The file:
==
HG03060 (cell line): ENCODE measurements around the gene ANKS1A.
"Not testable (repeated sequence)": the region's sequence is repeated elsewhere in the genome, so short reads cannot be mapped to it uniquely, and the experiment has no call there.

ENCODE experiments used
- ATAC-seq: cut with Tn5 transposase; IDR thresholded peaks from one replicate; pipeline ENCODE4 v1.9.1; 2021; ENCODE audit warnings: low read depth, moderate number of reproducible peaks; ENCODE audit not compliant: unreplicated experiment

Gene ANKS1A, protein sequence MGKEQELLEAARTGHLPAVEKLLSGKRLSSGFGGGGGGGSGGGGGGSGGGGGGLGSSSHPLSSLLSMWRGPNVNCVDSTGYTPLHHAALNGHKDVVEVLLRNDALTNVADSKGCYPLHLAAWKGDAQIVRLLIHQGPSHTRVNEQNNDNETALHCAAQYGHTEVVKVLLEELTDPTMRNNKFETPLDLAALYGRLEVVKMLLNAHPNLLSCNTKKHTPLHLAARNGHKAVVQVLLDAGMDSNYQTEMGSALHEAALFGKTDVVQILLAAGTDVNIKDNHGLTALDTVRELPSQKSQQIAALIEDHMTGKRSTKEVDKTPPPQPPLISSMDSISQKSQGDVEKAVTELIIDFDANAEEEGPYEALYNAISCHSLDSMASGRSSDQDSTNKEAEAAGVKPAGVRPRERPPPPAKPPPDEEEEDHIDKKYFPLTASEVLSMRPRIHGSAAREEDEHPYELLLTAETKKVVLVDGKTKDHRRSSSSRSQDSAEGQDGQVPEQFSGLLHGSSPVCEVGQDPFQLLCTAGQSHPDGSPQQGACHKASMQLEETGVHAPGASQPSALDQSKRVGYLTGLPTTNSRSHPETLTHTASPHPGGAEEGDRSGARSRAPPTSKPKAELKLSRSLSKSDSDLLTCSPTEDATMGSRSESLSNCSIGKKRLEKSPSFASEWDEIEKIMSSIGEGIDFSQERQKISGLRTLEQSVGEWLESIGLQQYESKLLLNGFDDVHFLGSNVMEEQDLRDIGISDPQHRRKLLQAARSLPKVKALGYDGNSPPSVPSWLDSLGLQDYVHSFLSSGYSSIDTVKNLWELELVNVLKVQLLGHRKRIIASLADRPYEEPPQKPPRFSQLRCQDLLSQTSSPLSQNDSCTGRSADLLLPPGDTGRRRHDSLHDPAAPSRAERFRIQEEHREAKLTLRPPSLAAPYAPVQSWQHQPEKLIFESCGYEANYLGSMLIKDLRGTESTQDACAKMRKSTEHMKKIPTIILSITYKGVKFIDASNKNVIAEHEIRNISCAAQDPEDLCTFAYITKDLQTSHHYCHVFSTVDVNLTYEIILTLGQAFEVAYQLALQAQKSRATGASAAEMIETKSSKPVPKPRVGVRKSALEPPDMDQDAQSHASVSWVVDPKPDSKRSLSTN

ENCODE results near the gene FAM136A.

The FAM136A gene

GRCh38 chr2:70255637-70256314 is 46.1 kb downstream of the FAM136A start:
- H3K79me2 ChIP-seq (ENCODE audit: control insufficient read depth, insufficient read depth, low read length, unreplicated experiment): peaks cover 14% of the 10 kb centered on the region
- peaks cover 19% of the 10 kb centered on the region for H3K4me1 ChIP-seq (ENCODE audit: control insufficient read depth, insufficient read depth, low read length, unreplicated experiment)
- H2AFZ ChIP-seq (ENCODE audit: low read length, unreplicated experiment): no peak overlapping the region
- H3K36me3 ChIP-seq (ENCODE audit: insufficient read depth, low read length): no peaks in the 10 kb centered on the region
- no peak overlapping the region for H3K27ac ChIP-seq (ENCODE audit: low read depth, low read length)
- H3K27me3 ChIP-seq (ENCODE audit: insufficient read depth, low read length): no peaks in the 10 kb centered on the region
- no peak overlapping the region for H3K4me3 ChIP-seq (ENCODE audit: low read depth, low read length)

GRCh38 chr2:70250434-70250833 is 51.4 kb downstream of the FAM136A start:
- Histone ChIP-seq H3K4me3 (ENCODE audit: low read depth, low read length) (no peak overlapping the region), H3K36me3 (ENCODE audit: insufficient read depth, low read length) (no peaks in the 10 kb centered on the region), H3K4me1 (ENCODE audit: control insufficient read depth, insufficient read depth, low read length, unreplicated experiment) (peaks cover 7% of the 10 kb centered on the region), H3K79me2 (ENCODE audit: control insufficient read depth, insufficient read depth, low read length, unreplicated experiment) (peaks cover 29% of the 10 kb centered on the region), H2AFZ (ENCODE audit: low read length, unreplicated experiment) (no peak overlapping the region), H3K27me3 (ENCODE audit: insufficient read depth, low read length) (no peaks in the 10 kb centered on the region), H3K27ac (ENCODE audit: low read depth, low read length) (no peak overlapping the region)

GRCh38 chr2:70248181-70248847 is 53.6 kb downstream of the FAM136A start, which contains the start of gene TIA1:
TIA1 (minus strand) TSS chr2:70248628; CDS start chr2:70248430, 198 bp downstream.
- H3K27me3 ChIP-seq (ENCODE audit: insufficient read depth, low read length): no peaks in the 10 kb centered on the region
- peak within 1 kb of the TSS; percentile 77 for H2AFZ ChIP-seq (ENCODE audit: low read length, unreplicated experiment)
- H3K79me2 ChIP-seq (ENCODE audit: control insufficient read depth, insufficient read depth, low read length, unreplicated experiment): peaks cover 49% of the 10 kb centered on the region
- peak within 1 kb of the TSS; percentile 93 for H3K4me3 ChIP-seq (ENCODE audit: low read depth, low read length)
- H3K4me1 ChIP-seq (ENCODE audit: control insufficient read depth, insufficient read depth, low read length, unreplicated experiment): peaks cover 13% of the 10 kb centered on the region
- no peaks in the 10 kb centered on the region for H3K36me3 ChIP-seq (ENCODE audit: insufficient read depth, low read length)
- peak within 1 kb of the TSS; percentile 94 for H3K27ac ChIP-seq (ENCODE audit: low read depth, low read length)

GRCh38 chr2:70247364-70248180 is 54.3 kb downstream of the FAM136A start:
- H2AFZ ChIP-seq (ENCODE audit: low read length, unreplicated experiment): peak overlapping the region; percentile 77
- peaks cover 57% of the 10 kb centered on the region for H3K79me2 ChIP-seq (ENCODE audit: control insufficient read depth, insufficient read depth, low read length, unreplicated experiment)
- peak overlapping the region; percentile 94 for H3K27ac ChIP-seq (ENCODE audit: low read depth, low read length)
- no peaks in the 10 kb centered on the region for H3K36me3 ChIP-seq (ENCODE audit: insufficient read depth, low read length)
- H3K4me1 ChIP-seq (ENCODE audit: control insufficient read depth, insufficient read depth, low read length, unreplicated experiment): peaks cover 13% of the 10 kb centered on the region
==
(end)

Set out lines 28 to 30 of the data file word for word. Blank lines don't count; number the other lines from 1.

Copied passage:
- H2AFZ ChIP-seq (ENCODE audit: low read length, unreplicated experiment): peak overlapping the region; percentile 77
- peaks cover 57% of the 10 kb centered on the region for H3K79me2 ChIP-seq (ENCODE audit: control insufficient read depth, insufficient read depth, low read length, unreplicated experiment)
- peak overlapping the region; percentile 94 for H3K27ac ChIP-seq (ENCODE audit: low read depth, low read length)